By combining silver with a smidge of aluminum, researchers found a way to produce exceptionally thin, smooth layers of silver that are resistant to tarnishing. Then, they applied an anti-reflective coating to make one thin metal layer up to 92.4 percent transparent.
Screens require transparent electrodes to control which pixels are lit up, but touchscreens particularly depend on them. A modern touch screen, made of a transparent conductive layer covered with a nonconductive layer, senses electrical changes where a conductive object like a finger is pressed against the screen.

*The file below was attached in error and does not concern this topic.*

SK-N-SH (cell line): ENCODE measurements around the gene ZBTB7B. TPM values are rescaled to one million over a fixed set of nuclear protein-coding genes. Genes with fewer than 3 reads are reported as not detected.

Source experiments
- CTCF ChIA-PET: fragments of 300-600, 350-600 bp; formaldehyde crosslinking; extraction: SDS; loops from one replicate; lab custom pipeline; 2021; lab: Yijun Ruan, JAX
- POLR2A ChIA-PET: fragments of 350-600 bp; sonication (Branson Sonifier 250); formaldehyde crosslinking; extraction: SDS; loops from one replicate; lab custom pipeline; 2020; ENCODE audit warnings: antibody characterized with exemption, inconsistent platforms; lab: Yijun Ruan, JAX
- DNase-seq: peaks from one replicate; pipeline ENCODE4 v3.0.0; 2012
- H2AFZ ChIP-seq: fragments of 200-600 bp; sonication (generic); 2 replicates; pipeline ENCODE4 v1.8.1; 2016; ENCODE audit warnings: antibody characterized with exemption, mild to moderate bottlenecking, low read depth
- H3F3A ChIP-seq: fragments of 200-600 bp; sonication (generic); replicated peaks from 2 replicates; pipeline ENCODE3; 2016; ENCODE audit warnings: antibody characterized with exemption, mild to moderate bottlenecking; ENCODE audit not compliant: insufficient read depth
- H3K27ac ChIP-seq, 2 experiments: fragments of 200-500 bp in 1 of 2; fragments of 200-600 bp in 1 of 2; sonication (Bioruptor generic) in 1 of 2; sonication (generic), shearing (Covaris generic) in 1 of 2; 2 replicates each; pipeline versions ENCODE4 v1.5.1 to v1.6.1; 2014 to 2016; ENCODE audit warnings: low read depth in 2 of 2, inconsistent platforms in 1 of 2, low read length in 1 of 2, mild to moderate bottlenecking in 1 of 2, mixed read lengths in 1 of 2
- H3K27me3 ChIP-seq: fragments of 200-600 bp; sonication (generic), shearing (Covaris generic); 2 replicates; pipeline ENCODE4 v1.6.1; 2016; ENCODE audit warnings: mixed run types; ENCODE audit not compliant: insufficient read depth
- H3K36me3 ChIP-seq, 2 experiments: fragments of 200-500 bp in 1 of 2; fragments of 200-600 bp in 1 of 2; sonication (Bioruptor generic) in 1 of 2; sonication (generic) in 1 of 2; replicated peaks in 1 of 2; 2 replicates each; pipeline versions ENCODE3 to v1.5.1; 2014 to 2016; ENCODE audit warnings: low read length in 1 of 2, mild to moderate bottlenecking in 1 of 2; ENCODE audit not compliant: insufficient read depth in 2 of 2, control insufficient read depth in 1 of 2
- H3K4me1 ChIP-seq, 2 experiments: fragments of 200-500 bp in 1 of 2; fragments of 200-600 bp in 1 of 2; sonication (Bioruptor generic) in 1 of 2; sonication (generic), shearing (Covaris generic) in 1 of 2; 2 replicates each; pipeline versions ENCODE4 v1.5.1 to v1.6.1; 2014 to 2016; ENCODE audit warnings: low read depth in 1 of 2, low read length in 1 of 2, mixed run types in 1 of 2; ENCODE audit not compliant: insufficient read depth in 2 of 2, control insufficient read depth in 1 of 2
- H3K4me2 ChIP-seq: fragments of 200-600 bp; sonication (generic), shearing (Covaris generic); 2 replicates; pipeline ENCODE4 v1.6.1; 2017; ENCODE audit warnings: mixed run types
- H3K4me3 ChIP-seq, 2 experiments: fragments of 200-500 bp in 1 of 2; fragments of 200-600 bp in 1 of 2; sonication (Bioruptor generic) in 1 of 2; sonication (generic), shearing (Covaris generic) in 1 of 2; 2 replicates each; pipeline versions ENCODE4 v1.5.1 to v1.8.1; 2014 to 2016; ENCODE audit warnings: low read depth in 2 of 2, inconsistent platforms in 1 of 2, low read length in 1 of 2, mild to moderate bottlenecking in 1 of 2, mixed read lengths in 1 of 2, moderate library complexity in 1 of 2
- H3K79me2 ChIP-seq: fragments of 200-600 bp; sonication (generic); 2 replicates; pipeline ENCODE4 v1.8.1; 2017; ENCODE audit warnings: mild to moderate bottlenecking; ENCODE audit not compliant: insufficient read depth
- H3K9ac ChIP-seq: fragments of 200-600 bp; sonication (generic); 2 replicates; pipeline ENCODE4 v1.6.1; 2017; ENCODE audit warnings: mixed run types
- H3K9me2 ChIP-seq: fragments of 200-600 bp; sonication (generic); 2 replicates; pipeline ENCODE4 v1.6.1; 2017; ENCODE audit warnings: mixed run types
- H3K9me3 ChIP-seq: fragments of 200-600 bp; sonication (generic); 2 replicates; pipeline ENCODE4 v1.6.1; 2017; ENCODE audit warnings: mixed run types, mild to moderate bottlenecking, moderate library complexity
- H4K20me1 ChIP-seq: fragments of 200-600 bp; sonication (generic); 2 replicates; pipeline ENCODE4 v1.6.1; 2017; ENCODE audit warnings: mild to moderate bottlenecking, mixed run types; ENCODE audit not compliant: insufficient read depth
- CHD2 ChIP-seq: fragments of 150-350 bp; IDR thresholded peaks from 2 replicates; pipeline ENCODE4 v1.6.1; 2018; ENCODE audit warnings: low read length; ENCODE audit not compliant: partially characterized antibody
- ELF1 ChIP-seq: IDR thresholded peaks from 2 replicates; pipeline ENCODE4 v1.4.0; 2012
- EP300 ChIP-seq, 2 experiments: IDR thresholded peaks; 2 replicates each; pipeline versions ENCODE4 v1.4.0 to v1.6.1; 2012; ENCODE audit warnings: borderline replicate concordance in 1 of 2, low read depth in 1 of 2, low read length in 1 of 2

By adding about 6% aluminum, the researchers coaxed the metal into a film of less than half that thickness—seven nanometers. When it was exposed to air, the layer didn't immediately tarnish as pure silver films do. And, after several months, the film retained its conductive properties and transparency. It remained firmly attached, too, whereas pure silver can be removed off glass with Scotch tape.